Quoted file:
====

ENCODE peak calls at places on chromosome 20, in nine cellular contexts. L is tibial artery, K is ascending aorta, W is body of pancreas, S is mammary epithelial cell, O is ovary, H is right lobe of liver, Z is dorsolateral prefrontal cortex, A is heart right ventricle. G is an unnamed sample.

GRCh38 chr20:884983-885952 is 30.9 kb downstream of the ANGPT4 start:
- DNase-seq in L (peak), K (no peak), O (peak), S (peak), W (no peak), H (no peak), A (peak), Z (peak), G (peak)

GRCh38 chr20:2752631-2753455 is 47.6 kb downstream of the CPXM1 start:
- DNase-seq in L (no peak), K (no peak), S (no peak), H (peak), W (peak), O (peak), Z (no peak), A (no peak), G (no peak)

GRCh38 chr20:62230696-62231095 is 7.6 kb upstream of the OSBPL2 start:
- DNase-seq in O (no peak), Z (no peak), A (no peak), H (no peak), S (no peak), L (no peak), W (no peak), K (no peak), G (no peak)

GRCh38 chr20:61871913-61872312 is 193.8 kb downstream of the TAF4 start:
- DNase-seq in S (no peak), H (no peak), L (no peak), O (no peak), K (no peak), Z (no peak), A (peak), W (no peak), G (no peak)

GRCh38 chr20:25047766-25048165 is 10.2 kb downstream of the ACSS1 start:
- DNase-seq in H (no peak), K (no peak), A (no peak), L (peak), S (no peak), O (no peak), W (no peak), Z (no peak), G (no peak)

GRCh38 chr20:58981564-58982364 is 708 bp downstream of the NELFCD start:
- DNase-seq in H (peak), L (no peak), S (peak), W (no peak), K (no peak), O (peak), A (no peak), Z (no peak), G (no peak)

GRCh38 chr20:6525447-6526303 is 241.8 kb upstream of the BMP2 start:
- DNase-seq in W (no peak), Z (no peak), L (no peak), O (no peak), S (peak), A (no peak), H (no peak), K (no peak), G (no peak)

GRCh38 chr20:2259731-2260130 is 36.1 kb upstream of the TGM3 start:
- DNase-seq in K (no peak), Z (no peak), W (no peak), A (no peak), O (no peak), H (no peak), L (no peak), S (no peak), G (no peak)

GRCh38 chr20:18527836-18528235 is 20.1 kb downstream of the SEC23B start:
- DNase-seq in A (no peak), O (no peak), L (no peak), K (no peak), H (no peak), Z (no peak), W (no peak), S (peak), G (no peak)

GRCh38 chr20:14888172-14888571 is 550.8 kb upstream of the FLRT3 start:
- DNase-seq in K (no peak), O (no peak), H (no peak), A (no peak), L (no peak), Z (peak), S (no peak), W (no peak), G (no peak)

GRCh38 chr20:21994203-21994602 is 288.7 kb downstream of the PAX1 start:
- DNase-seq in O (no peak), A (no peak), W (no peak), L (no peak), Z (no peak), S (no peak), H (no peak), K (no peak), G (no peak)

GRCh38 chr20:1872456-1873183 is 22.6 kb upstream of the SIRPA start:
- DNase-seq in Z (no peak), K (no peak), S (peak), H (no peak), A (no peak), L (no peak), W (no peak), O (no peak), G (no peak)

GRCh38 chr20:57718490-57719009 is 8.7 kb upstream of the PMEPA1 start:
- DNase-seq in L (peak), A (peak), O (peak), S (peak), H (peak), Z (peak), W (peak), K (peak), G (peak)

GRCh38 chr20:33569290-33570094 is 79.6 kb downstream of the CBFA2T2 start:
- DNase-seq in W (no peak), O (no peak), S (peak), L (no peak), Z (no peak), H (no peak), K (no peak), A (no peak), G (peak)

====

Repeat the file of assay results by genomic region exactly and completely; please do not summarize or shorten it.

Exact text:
ENCODE peak calls at places on chromosome 20, in nine cellular contexts. L is tibial artery, K is ascending aorta, W is body of pancreas, S is mammary epithelial cell, O is ovary, H is right lobe of liver, Z is dorsolateral prefrontal cortex, A is heart right ventricle. G is an unnamed sample.

GRCh38 chr20:884983-885952 is 30.9 kb downstream of the ANGPT4 start:
- DNase-seq in L (peak), K (no peak), O (peak), S (peak), W (no peak), H (no peak), A (peak), Z (peak), G (peak)

GRCh38 chr20:2752631-2753455 is 47.6 kb downstream of the CPXM1 start:
- DNase-seq in L (no peak), K (no peak), S (no peak), H (peak), W (peak), O (peak), Z (no peak), A (no peak), G (no peak)

GRCh38 chr20:62230696-62231095 is 7.6 kb upstream of the OSBPL2 start:
- DNase-seq in O (no peak), Z (no peak), A (no peak), H (no peak), S (no peak), L (no peak), W (no peak), K (no peak), G (no peak)

GRCh38 chr20:61871913-61872312 is 193.8 kb downstream of the TAF4 start:
- DNase-seq in S (no peak), H (no peak), L (no peak), O (no peak), K (no peak), Z (no peak), A (peak), W (no peak), G (no peak)

GRCh38 chr20:25047766-25048165 is 10.2 kb downstream of the ACSS1 start:
- DNase-seq in H (no peak), K (no peak), A (no peak), L (peak), S (no peak), O (no peak), W (no peak), Z (no peak), G (no peak)

GRCh38 chr20:58981564-58982364 is 708 bp downstream of the NELFCD start:
- DNase-seq in H (peak), L (no peak), S (peak), W (no peak), K (no peak), O (peak), A (no peak), Z (no peak), G (no peak)

GRCh38 chr20:6525447-6526303 is 241.8 kb upstream of the BMP2 start:
- DNase-seq in W (no peak), Z (no peak), L (no peak), O (no peak), S (peak), A (no peak), H (no peak), K (no peak), G (no peak)

GRCh38 chr20:2259731-2260130 is 36.1 kb upstream of the TGM3 start:
- DNase-seq in K (no peak), Z (no peak), W (no peak), A (no peak), O (no peak), H (no peak), L (no peak), S (no peak), G (no peak)

GRCh38 chr20:18527836-18528235 is 20.1 kb downstream of the SEC23B start:
- DNase-seq in A (no peak), O (no peak), L (no peak), K (no peak), H (no peak), Z (no peak), W (no peak), S (peak), G (no peak)

GRCh38 chr20:14888172-14888571 is 550.8 kb upstream of the FLRT3 start:
- DNase-seq in K (no peak), O (no peak), H (no peak), A (no peak), L (no peak), Z (peak), S (no peak), W (no peak), G (no peak)

GRCh38 chr20:21994203-21994602 is 288.7 kb downstream of the PAX1 start:
- DNase-seq in O (no peak), A (no peak), W (no peak), L (no peak), Z (no peak), S (no peak), H (no peak), K (no peak), G (no peak)

GRCh38 chr20:1872456-1873183 is 22.6 kb upstream of the SIRPA start:
- DNase-seq in Z (no peak), K (no peak), S (peak), H (no peak), A (no peak), L (no peak), W (no peak), O (no peak), G (no peak)

GRCh38 chr20:57718490-57719009 is 8.7 kb upstream of the PMEPA1 start:
- DNase-seq in L (peak), A (peak), O (peak), S (peak), H (peak), Z (peak), W (peak), K (peak), G (peak)

GRCh38 chr20:33569290-33570094 is 79.6 kb downstream of the CBFA2T2 start:
- DNase-seq in W (no peak), O (no peak), S (peak), L (no peak), Z (no peak), H (no peak), K (no peak), A (no peak), G (peak)